Cefotetan

Table of contents

  • Brand Names
  • Chemistry
  • Pharmacologic Category
  • Mechanism of Action
  • Therapeutic Use
  • Pregnancy and Lactation Implications
  • Contraindications
  • Warnings and Precautions
  • Adverse Reactions
  • Genes that may be involved
  • Drug Interactions
  • Nutrition/Nutraceutical Interactions
  • Dosage
  • Pharmacokinetics and Pharmacodynamics
  • Special Considerations

Brand Names

North America

USA: Cefotetan.

Asia

Japan: Yamatetan.

Drug combinations

Chemistry

Cefotetan Disodium: C~17~H~15~N~7~Na~2~O~8~S~4~. Mw: 619.58. (1) 5-Thia-1-azabicyclo[4.2.0]oct-2-ene-2-carboxylic acid, 7-[[[4-(2-amino-1-carboxy-2-oxoethylidene)-1,3-dithietan-2-yl]carbonyl]amino]-7-methoxy-3-[[(1-methyl-1H-tetrazol-5-yl)thio]methyl]-8-oxo-, disodium salt, [6R-(6α,7α)]-; (2)(6R,7S)-7-[4-(Carbamoylcarboxymethylene)-1,3-dithietane-2-carboxamido]-7-methoxy-3-[[(1-methyl-1H-tetrazol-5-yl)thio]methyl]-8-oxo-5-thia-1-azabicyclo[4.2.0]oct-2-ene-2-carboxylic acid, disodium salt. CAS-74356-00-6 (1983).

Pharmacologic Category

Antibacterials; Second Generation Cephalosporins. Miscellaneous β-Lactams; Cephamycins. (ATC-Code: J01DC05).

Mechanism of action

Inhibits bacterial cell wall synthesis by binding to one or more of the penicillin-binding proteins, thus inhibiting the final transpeptidation step of peptidoglycan synthesis in bacterial cell walls, and so cell wall biosynthesis. Active in vitro and in clinical infections against Gram-positive aerobic bacteria, such as S. aureus (including penicillinase-producing strains), S. epidermidis, S. pneumoniae, S. pyogenes (group A β-hemolytic streptococci), and S. agalactiae (group B streptococci). Oxacillin-resistant staphylococci (methicillin-resistant staphylococci) and most enterococci (e.g. Enterococcus faecalis) are resistant. Active in vitro and in clinical infections against Gram-negative aerobic bacteria such as E. coli, H. influenzae (including ampicillin-resistant strains), Klebsiella (including K. pneumoniae), M. morganii, N. gonorrhoeae, P. mirabilis, P. vulgaris, P. rettgeri, and S. marcescens. Also active in vitro against Citrobacter, K. oxytoca, Moraxella catarrhalis, Salmonella, Shigella, and Yersinia enterocolitica. Many strains of Enterobacter (e.g. E. aerogenes, E. cloacae) and most Ps. aeruginosa and Acinetobacter are resistant. Active in vitro and in clinical infections against anaerobes such as Bacteroides fragilis, B. vulgatus, Provotella bivia, P. disiens, P. melaninogenica, Fusobacterium, Clostridium (except C. difficile), Peptococcus, and Peptostreptococus. Also active in vitro against B. splanchnicus, Prevotella oralis, Propionibacterium, and Veillonella. It is inactive against Chlamydia, fungi, and viruses.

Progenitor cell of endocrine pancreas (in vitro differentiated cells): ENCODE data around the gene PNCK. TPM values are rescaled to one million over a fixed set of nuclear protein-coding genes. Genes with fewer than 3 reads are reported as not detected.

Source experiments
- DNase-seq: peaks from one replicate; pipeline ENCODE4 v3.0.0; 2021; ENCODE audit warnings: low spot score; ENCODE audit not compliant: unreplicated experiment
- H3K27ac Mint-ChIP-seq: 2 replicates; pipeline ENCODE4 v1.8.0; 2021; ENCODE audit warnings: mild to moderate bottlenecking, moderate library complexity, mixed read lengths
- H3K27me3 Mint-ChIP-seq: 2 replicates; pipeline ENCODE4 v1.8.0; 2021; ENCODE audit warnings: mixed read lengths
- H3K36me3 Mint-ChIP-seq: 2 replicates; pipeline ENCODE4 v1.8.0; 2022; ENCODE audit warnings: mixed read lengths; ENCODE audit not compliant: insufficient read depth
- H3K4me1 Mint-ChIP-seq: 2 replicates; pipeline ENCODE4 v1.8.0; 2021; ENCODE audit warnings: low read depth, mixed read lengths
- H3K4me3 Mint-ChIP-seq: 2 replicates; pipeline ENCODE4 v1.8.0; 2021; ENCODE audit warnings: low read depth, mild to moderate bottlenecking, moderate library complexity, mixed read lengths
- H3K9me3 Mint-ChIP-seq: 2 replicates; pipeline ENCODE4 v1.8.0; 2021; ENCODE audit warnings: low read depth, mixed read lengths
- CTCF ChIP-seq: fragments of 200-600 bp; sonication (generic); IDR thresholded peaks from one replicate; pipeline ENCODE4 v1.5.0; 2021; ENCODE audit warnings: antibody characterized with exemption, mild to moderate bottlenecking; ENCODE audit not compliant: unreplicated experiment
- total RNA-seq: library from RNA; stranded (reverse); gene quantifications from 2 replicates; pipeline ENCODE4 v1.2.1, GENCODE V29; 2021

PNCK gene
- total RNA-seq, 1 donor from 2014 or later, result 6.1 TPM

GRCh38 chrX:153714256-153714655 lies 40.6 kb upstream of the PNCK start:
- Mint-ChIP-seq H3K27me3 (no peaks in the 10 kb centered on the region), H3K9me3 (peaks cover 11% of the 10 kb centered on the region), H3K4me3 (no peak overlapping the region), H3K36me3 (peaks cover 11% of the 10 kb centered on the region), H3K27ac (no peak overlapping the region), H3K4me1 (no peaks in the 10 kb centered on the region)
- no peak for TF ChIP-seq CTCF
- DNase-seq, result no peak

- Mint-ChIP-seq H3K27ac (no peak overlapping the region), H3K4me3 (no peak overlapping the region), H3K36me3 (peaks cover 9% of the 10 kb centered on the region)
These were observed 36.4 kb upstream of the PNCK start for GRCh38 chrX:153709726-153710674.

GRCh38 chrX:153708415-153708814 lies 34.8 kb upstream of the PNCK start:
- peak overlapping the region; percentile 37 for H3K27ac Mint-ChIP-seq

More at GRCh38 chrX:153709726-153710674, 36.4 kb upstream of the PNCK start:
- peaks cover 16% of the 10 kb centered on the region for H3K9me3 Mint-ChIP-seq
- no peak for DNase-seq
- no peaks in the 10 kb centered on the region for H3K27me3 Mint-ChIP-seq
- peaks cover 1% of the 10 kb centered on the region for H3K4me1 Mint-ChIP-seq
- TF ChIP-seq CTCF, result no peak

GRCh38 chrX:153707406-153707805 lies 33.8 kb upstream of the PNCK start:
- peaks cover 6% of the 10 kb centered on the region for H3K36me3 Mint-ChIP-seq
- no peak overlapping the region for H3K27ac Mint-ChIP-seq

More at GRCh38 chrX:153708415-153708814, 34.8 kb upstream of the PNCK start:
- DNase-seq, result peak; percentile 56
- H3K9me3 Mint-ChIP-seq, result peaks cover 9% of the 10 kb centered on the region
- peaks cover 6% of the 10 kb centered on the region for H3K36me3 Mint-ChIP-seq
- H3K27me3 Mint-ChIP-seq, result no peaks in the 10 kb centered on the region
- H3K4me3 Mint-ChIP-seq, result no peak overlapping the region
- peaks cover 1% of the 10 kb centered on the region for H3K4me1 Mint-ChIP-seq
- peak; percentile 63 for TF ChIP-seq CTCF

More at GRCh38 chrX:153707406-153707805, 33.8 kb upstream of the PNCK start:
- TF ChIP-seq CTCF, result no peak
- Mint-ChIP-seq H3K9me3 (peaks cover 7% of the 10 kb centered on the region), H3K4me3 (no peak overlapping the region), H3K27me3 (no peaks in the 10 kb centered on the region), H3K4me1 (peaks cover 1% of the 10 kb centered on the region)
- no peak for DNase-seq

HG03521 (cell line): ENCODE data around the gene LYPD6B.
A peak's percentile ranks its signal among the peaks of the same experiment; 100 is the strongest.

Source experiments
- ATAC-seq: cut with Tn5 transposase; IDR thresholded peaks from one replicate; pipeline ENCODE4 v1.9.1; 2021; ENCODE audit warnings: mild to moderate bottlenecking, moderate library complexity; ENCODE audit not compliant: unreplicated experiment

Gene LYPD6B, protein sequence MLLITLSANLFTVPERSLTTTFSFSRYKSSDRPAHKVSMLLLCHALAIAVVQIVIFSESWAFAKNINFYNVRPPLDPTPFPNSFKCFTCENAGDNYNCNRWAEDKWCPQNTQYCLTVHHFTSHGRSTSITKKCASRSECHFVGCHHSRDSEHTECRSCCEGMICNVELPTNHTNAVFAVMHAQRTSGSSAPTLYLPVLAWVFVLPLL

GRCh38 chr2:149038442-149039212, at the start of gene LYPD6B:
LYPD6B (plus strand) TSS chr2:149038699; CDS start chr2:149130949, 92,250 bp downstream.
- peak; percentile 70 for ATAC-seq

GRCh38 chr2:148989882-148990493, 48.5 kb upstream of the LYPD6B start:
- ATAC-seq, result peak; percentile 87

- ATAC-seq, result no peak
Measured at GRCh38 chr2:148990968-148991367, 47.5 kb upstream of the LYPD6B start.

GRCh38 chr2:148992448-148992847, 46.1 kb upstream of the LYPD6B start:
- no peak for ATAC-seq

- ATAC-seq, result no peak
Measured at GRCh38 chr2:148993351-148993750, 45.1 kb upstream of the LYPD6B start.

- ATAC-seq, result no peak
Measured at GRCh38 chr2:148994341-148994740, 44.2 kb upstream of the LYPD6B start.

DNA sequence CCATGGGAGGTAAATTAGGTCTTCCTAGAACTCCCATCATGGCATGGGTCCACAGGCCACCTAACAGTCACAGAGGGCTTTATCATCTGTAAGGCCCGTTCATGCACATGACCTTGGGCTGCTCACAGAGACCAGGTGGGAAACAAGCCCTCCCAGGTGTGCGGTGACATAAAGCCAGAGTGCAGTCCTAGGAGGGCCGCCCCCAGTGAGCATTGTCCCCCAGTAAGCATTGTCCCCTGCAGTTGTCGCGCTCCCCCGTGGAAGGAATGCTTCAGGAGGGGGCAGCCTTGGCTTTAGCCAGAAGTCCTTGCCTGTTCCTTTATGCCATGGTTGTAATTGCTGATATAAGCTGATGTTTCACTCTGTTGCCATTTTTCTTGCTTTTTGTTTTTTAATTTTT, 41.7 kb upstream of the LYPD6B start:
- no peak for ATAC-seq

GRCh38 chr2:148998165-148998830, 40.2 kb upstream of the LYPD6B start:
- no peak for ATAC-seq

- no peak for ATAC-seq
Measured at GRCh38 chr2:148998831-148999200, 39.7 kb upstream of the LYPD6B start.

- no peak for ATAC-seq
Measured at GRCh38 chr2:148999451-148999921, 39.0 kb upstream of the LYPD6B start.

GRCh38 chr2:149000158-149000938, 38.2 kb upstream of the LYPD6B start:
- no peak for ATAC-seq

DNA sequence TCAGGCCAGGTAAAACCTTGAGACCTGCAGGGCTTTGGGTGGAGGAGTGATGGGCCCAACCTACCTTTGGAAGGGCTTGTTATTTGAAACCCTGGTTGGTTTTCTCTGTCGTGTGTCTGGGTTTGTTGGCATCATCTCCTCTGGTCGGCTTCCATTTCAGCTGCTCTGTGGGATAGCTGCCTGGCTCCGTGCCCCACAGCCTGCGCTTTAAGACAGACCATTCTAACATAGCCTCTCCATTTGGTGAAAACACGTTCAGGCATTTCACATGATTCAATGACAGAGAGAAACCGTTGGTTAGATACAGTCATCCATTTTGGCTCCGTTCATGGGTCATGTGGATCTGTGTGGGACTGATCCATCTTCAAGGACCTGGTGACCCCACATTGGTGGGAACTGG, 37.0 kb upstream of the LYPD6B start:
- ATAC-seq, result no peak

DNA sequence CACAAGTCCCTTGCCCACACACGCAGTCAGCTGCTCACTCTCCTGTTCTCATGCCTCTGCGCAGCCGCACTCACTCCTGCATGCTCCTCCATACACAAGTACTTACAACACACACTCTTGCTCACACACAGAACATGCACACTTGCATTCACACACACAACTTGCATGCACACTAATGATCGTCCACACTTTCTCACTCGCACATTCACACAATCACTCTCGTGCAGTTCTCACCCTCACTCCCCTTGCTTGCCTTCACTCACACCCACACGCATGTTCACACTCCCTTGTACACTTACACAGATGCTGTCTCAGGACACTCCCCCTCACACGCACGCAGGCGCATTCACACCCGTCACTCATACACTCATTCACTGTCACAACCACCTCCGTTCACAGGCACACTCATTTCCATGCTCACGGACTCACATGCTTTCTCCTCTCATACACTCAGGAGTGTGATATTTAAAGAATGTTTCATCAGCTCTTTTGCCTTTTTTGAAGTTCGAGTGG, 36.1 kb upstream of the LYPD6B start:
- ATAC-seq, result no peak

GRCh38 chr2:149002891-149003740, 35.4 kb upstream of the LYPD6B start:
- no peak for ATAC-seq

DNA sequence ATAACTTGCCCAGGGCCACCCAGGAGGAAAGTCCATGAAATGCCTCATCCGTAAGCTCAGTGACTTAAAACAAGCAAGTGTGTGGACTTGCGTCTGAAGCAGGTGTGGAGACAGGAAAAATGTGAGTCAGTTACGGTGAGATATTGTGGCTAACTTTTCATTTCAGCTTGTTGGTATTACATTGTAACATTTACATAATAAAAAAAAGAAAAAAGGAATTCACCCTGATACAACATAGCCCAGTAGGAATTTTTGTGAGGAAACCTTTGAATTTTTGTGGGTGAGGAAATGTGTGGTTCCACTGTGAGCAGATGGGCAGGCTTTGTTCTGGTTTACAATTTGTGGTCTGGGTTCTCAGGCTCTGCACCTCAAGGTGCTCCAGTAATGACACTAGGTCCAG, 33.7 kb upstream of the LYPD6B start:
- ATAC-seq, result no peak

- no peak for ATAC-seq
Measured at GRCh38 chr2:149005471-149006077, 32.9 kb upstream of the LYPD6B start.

Therapeutic use

Surgical prophylaxis. Intra-abdominal infections and other mixed infections. Respiratory tract, skin and skin structure, bone and joint, urinary tract and gynecologic infections as well as septicemia.

Pregnancy and lactiation implications

Adverse events have not been observed in animal reproduction studies. Cefotetan crosses the placenta and produces therapeutic concentrations in the amniotic fluid and cord serum. Enters breast milk (small amounts). Non-dose-related effects could include modification of bowel flora.

Unlabeled use

Contraindications

Hypersensitivity to cefotetan, any component of the formulation, or other cephalosporins. Previous cephalosporin-associated hemolytic anemia.

Warnings and precautions

Although it contains the methyltetrazolethiol side chain, bleeding has not been a significant problem. May be associated with increased INR, especially in nutritionally-deficient patients, prolonged treatment, hepatic or renal disease. Has been associated with a higher risk of hemolytic anemia relative to other cephalosporins (approximately threefold). Use with caution in history of penicillin allergy, especially IgE-mediated reactions (e.g. anaphylaxis, angioedema, urticaria). Prolonged use may result in fungal or bacterial superinfection, including C. difficile-associated diarrhea and pseudomembranous colitis. Use with caution in renal impairment. May cause positive direct Coombs’, false-positive urinary glucose test using cupric sulfate, false-positive serum or urine creatinine with Jaffé reaction.

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